28 November 2004 --
The Bibliotheca Alexandrina (BA) was selected as a winner of the Aga Khan Award for Architecture (AKAA), one of the most prestigious architectural prizes a building project can win. This particular prize was especially pleasing to Ismail Serageldin who had personally chaired two previous AKAA juries (1983 and 1992) and had served on three steering committees in the early days of the AKAA and had helped set the course of the world-famous triennial prize. Furthermore, the BA prize came on the silver jubilee of the Award.
Serageldin argued that the uniqueness of the AKAA was to premiate buildings already built, evaluated for their performance in real life, not just on the basis of beautiful drawings. The uniqueness of the BA as an institution helped it being recognized, as had the enormous range of its activities and contributions in the two years since its inauguration. It is also notable that the BA had been the result of an international competition that had recognized the talents of a hitherto unknown group of young architects based in Norway, who had then teamed up with an outstanding Egyptian engineering office to create an exceptional landmark building.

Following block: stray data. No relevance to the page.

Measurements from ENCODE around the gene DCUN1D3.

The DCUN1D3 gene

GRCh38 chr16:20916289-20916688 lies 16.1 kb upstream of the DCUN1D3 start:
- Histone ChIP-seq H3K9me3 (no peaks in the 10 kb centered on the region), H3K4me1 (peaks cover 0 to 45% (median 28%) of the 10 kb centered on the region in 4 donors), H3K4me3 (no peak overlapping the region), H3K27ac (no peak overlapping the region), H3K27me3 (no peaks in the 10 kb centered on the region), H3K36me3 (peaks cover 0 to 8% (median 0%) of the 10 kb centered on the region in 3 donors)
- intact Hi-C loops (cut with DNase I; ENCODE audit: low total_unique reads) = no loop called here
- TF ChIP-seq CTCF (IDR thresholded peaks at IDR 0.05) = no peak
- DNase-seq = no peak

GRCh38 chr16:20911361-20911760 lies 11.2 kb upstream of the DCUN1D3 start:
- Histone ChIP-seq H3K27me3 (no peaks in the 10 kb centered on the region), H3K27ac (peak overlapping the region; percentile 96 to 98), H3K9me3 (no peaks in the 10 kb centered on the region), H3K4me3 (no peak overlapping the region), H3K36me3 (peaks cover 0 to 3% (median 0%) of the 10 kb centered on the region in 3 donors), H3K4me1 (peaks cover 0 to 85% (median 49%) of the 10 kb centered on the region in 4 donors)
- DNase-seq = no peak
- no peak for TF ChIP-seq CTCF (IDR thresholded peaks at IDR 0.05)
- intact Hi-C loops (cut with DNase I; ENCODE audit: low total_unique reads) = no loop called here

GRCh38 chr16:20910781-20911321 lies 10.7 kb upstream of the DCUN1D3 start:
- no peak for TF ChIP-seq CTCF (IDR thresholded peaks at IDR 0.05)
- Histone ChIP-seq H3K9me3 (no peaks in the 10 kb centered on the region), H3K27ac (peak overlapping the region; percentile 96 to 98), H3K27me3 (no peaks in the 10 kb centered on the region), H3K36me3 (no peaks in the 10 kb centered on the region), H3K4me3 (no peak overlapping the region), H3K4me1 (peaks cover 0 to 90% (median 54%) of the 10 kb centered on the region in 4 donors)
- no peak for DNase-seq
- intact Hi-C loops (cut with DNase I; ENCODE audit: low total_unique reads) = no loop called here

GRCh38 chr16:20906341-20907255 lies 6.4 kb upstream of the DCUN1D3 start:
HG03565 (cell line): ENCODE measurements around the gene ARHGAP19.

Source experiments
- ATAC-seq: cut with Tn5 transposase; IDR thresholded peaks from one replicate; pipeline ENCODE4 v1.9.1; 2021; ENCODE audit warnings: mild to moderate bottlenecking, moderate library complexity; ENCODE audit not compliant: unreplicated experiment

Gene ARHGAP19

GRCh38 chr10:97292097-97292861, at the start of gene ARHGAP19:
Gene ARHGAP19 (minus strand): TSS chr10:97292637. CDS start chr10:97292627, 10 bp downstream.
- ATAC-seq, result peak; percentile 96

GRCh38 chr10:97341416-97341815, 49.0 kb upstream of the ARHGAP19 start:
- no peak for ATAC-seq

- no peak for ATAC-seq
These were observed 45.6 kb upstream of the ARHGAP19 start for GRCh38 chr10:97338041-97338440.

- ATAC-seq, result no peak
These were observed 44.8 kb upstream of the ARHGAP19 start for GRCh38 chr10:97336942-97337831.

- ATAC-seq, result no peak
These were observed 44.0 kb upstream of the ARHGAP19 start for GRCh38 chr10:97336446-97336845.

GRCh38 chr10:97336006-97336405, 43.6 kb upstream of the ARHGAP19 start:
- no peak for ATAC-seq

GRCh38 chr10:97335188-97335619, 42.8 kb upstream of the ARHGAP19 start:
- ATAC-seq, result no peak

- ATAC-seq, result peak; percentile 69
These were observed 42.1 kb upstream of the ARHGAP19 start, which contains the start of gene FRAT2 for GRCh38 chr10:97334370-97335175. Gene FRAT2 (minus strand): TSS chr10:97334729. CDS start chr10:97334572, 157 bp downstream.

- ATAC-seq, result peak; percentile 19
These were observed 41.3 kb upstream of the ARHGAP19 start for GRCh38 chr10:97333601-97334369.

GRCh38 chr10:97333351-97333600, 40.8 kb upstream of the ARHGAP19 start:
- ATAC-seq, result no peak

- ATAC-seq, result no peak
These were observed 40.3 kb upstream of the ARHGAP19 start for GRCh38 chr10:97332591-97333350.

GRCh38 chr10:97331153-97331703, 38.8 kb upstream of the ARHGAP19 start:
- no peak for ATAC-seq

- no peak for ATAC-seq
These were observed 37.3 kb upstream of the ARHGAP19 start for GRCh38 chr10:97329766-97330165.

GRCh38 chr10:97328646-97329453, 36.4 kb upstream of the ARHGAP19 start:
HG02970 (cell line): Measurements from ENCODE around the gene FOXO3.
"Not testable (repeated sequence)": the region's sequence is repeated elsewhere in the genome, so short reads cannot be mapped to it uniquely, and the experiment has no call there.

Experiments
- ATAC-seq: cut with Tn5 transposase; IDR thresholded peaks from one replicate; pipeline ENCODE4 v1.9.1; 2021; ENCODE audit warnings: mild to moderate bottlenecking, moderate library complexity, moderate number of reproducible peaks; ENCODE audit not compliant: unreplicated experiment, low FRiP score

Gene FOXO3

While saluting the talents of the architects (Kjetil Thorsen, Craig Dykster and Cristoph Kapeller and their colleagues at Snohetta) and the engineers (Mamdouh Hamza and Associates) who had designed the building, Serageldin also lauded the quality of the execution by the contractors, and especially lauded the work of the Egyptian administrators who had supervised the implementation of the project, led by Dr. Mohsen Zahran and his colleague Hisham Abdel Mohsen. He also mentioned the young Egyptian architect, Ihab El Habbak, who had worked with Snohetta on the winning competition entry in 1989.